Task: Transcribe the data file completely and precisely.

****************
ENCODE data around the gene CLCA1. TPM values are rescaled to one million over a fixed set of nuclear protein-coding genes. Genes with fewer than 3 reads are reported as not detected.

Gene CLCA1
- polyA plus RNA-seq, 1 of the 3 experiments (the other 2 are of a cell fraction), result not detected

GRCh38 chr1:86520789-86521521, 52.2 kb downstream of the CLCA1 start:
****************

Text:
ENCODE data around the gene CLCA1. TPM values are rescaled to one million over a fixed set of nuclear protein-coding genes. Genes with fewer than 3 reads are reported as not detected.

Gene CLCA1
- polyA plus RNA-seq, 1 of the 3 experiments (the other 2 are of a cell fraction), result not detected

GRCh38 chr1:86520789-86521521, 52.2 kb downstream of the CLCA1 start: